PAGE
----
Keynote & Plenary Talks
Data Analytics and the Digital Transformation in Manufacturing
Dr. Thomas Natschläger
Since many years there is the picture of data as the oil of the 21. century. However, looking at the spread of practical data mining applications or applications with integrated machine learning algorithms in the area of machine and plant engineering and construction it seems as if the oil boom has been missed by this industry. As there are many diverse optimization and prediction problems in developing and operating machines and plants there are plenty of opportunities to leverage the power of machine learning. In this talk we discuss practical, technical, methodological and organizational issues which my hinder the widespread of machine learning in manufacturing exemplified by successful applications.
Dr. Thomas Natschläger is scientific head of the “Data Analysis Systems” group at the Software Competence Center Hagenberg where his research is directed towards the advancement of methods for the analysis and modelling of complex and massive sensor data in its (industrial) application context. He studied Telematik at the University of Technology in Graz with a focus on theoretical informatics and machine learning. He got his PhD in 1999 at the same university in the area of computational neuroscience. From 1999 to 2003 he was with the Institute for Theoretical computer science (TU Graz) as an assistant professor where he did research and teaching in the areas of computational neuroscience, computational intelligence and machine learning and published over 40 scientific papers. Dr. Thomas Natschläger has international acknowledged expertise and proper international network of leading researchers in the area of neural networks (especially reservoir computing). He is also frequently working as a reviewer in this area for several journals.
Data integration for journalism: goals, tools, and architectures
Dr. Ioana Manolescu
Very soon after getting the first electronic databases, we wanted to get more of them, and digital Babel happened. Integration of data sources independently produced, into a single harmonious system, is an old goal which the scientific community keeps attacking from many angles. In recent years, I have considered the need for content management tools which could be used in newsrooms to give back to society the information we produce, own, and then ignore. The talk will explore paths toward making such a goal come true.
Ioana Manolescu is a senior researcher at Inria Saclay and Ecole Polytechnique. She is the lead of the CEDAR INRIA team focusing on rich data analytics at cloud scale. She is a member of the PVLDB Endowment Board of Trustees, of the ACM SIGMOD Jim Gray PhD dissertation committee, and an associate editor for PVLDB. Recently, she has been the program chair of the Scientific and Statistical Data Management Conference 2016, and she is a co-chair of the upcoming IEEE ICDE conference in 2018. She has co-authored more than 130 articles in international journals and conferences, and contributed recently to a book on "Web Data Management" by S. Abiteboul, I. Manolescu, P. Rigaux, M.-C. Rousset and P. Senellart. Her main research interests algebraic and storage optimizations for semistructured data and in particular data models for the Semantic Web, novel data models and languages for complex data management, data models and algorithms for fact-checking, and distributed architectures for complex large data.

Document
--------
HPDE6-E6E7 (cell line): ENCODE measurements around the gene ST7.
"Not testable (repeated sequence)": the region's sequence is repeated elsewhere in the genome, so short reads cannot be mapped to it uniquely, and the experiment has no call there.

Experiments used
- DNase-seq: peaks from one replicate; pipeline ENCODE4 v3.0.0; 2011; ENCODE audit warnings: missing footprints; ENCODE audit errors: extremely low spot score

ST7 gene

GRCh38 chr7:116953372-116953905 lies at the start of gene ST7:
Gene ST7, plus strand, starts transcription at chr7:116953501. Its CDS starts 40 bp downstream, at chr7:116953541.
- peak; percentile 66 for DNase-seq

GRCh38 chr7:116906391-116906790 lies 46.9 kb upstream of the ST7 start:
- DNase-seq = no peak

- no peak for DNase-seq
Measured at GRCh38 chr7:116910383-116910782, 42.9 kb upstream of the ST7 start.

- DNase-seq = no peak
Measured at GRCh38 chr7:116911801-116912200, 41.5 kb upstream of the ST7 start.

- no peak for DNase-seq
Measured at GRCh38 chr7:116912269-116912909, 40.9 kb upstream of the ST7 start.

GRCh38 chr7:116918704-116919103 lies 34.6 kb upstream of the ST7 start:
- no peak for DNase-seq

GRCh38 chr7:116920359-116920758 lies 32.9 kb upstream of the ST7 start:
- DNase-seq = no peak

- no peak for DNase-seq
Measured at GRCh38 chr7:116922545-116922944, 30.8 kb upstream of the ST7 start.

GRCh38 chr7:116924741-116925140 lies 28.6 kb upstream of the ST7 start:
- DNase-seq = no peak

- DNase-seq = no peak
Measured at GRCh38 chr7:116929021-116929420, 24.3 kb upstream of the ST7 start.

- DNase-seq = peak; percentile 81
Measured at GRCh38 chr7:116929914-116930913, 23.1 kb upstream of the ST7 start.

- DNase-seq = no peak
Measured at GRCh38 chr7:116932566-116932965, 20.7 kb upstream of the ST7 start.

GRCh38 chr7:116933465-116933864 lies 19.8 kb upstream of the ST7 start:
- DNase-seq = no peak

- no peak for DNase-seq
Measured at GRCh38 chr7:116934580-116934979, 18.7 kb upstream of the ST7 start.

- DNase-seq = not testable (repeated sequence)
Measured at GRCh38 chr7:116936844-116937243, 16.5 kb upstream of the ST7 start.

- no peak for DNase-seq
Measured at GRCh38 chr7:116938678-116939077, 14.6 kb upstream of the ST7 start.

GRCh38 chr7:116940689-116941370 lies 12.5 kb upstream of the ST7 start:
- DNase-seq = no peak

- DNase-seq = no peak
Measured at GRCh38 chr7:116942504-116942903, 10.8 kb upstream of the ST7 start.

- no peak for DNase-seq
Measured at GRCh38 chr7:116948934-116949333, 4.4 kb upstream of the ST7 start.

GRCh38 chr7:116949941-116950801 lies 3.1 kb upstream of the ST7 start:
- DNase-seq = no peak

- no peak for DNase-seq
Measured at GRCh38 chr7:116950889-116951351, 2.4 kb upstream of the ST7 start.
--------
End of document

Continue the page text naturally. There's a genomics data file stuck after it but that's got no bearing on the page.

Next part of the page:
How does Human Ageing affect Biometric Recognition ?
Dr. Andreas Uhl
In many biometric systems the time of enrollment can be substantially separated from an actual authentication attempt (e.g., data as stored in e-passports remains valid for 10 years). Therefore, ageing might affect all parties involved in such an authentication process. While for some biometric modalities like face and speech such effects have been clearly demonstrated and techniques are established how to cope with these, the debate about these issues is quite controversial for iris and fingerprint recognition systems. We will discuss some recent results for iris and fingerprint template ageing and will show how to isolate certain reasons for observed time-span induced accuracy degradations.
Andreas Uhl is a professor for Computer Science at the University of Salzburg where he leads the Multimedia Signal Processing and Security Lab. His main research interests are in vision-based topics often closely related to security, e.g. multimedia security (e.g. visual data encryption, watermarking) and forensics, as well as biometrics. In the latter field he focuses on questions of biometric system robustness and security mainly considering the fingerprint, iris, and vein modalities. Besides conducting national projects, Andreas Uhl is currently involved in two biometrics-oriented Horizon 2020 projects, i.e. Pervasive and UseR Focused BiomeTrics BordEr ProjeCT (PROTECT) and Computer Vision Enabled Multimedia Forensics and People Identification (IDENTITY). In the academic field, Andreas Uhl was area chair for ocular biometrics @ International Conference on Biometrics (ICB'16) and is Program co-Chair of the annual International Conference of the Biometrics Special Interest Group (BIOSIG) since 2015.